Mediations: Subversive WorshipBlog — By BWC on April 5, 2009 at 12:41 pm
This morning, churches around the globe celebrated Palm Sunday, which commemorates Jesus’ purposeful entrance into Jerusalem in the manner of a peaceful king. Prior to this point in his career, Jesus avoided the adoration of the masses. He healed a man and ordered him to keep it a secret. Jesus deliberately drove away potential followers by cryptically teaching that they would have to “eat his flesh and drink his blood.”
Jesus was aware of the messianic expectations that were being placed on him. Jesus launched the Passion Week by fueling those expectations. We’re only given a few details of the processional that Jesus organized. It’s the crowd’s reaction– the palm waving and the Hosannas– that cue us to the fact that the crowd understood Jesus’ to be entering Jerusalem as it’s rightful ruler.
This morning I discussed this event this a group of college students. They reminded me that the crowd’s worship was an act of subversion. The crowds that were normally in the temple were now worshiping on the side of the road. The priests watched their power base erode in front of their eyes. The Romans outpost noticed the worshipers rally around a would-be challenger to Caesar.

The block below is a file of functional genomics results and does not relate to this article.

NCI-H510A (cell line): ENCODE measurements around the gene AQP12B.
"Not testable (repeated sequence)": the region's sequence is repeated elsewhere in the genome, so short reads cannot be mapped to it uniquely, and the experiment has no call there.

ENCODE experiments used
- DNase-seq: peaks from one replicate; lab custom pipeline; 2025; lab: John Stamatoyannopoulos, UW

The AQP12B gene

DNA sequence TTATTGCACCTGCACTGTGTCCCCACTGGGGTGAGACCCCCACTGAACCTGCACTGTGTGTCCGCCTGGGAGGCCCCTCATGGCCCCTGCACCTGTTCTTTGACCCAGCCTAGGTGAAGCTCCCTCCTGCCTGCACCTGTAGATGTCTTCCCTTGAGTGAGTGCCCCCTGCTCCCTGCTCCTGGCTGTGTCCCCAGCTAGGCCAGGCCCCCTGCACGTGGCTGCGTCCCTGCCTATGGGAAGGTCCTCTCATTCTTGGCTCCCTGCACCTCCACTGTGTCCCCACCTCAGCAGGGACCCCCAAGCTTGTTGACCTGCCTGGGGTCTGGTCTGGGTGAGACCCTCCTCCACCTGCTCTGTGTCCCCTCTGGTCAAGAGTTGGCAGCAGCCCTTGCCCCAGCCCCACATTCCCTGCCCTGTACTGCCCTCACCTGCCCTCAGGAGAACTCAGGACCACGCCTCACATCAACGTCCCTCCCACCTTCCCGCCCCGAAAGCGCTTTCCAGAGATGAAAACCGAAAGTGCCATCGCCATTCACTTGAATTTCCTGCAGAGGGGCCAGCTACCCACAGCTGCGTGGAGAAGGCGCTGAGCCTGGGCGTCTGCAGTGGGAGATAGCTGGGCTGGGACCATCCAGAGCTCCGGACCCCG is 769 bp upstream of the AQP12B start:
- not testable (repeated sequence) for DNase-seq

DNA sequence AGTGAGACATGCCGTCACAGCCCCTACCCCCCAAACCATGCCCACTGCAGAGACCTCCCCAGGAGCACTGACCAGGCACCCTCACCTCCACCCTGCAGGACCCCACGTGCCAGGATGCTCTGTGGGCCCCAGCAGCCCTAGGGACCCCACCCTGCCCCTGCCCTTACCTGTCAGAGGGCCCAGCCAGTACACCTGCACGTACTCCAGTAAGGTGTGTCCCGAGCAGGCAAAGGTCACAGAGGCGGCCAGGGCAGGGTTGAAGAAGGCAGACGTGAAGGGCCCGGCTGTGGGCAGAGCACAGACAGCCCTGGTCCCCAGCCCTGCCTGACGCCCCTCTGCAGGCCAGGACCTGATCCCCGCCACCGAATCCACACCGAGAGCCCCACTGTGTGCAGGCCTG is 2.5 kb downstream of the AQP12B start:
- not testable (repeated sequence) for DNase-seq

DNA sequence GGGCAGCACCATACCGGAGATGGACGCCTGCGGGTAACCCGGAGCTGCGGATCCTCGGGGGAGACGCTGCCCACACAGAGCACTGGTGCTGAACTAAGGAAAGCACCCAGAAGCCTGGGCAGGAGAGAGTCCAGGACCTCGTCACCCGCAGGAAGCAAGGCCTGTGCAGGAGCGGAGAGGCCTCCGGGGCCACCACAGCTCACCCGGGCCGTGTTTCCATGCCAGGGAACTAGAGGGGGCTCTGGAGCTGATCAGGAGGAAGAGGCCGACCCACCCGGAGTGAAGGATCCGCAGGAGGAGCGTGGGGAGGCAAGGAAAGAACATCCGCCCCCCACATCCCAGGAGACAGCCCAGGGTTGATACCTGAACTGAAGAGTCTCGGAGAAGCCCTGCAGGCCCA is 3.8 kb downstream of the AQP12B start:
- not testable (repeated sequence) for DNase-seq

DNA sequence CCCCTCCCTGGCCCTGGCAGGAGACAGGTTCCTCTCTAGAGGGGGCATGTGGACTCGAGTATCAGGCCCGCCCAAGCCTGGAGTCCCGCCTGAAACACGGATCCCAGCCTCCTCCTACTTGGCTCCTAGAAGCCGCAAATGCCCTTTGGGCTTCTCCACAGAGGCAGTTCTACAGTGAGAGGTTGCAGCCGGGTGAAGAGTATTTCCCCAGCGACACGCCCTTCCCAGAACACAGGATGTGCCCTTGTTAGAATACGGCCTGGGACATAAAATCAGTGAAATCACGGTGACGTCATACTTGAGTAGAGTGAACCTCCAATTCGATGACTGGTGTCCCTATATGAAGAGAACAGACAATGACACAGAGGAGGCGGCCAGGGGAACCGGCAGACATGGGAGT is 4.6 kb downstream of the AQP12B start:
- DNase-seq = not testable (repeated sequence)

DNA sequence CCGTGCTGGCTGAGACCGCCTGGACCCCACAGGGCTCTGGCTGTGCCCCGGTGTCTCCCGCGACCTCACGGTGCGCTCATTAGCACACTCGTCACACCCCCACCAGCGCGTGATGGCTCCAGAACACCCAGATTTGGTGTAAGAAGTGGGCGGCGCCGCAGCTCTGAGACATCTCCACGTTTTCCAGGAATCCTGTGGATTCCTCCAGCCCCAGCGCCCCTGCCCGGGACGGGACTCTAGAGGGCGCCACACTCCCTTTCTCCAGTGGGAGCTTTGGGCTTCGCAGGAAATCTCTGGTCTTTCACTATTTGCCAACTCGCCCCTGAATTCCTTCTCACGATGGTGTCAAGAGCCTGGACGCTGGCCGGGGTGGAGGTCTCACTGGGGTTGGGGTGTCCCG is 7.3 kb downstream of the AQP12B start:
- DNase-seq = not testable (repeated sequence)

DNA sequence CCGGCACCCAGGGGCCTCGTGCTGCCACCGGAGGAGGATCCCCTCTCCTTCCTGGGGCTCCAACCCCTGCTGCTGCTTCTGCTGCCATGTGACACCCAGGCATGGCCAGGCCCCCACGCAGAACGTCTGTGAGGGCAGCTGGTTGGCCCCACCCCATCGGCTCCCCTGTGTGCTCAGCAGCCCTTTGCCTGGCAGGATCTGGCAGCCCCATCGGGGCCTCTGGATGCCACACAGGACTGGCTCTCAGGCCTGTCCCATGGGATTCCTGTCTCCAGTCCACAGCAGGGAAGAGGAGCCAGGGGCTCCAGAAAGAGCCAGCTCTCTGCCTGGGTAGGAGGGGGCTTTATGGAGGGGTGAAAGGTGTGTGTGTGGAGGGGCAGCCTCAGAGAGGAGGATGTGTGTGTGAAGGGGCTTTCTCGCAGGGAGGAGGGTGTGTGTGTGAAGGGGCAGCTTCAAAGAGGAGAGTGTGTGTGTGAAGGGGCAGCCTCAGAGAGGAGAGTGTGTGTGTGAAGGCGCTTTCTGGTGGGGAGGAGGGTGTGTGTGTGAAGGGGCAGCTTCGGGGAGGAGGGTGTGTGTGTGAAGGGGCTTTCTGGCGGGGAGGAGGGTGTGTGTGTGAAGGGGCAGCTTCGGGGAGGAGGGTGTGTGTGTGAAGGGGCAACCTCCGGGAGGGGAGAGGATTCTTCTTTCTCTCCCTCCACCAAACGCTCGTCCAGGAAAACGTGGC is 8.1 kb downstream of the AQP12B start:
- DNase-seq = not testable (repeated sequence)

I wonder if the only reason that the temple guard or the Centurions didn’t come out to stop Jesus’ demonstration was the combination of the size of the crowd and the element of surprise.
The point, I’m trying to make is this: the peoples’ worship was subversive. They risked something to honor Jesus. Sure, their worship was misguided. Jesus didn’t come to Jerusalem to supplant the Romans. But there was still an element of personal cost to throw their lot in behind Jesus. Each person in the crowd understood that by participating in Jesus’ coronation that they were helping to make “the kingdom come.”
The risky worship of the crowd suggests how we should worship Jesus this Easter. Two thousand years later we are at risk to view Jesus as an ideology or a symbol. The truth is, that we continue to worship a very real king. Our worship then must be express by our praises and by our living out his heavenly values. The crowd reminds us that if our worship is not culturally subversive it’s probably not mature.